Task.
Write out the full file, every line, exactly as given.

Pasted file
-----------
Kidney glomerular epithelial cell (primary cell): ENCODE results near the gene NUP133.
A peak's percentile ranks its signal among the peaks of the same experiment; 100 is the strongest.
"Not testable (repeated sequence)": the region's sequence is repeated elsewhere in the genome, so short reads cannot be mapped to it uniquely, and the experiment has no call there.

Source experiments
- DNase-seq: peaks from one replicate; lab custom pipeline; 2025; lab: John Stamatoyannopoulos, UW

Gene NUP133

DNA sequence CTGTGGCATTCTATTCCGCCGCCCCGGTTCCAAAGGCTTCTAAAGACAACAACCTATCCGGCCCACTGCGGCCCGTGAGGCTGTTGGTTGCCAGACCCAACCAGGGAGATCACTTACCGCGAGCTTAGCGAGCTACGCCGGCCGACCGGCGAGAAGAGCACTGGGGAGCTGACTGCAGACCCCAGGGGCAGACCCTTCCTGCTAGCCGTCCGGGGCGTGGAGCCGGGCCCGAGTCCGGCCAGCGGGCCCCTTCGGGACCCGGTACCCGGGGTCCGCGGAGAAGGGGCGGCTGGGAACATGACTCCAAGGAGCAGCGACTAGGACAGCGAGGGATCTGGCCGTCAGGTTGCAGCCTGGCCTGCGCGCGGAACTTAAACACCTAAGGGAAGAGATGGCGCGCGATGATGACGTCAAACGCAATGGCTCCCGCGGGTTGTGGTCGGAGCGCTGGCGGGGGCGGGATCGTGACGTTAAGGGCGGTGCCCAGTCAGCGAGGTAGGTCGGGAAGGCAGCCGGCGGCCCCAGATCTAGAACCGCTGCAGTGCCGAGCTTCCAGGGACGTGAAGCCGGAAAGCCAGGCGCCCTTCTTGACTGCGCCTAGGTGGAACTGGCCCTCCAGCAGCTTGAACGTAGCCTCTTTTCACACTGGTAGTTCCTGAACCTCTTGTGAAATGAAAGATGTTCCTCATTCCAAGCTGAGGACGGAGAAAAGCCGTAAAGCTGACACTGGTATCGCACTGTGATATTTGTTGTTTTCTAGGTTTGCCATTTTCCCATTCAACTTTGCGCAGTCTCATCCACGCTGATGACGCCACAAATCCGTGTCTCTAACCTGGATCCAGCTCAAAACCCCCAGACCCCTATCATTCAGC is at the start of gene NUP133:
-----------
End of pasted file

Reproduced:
Kidney glomerular epithelial cell (primary cell): ENCODE results near the gene NUP133.
A peak's percentile ranks its signal among the peaks of the same experiment; 100 is the strongest.
"Not testable (repeated sequence)": the region's sequence is repeated elsewhere in the genome, so short reads cannot be mapped to it uniquely, and the experiment has no call there.

Source experiments
- DNase-seq: peaks from one replicate; lab custom pipeline; 2025; lab: John Stamatoyannopoulos, UW

Gene NUP133

DNA sequence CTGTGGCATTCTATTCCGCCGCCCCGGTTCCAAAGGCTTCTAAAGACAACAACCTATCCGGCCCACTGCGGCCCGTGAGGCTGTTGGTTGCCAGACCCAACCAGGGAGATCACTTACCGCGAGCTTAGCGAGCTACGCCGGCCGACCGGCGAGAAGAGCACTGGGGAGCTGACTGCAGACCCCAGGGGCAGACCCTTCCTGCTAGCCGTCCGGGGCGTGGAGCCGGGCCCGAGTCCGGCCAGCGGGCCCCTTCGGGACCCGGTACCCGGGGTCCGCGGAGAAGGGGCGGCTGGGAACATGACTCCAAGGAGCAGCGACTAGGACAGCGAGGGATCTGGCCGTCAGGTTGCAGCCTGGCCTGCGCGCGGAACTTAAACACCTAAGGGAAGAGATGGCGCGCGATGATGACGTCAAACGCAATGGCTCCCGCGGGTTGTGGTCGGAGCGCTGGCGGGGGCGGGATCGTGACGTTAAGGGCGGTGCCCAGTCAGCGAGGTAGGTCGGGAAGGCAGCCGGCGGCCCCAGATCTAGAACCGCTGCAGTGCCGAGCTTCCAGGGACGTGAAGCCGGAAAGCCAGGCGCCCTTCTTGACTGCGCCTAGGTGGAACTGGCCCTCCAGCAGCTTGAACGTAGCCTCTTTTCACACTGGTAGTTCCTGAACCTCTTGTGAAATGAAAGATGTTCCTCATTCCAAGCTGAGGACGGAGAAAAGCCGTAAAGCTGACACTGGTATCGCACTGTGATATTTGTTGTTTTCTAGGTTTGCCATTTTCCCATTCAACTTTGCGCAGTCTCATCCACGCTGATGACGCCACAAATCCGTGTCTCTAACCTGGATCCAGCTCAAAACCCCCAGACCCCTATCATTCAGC is at the start of gene NUP133: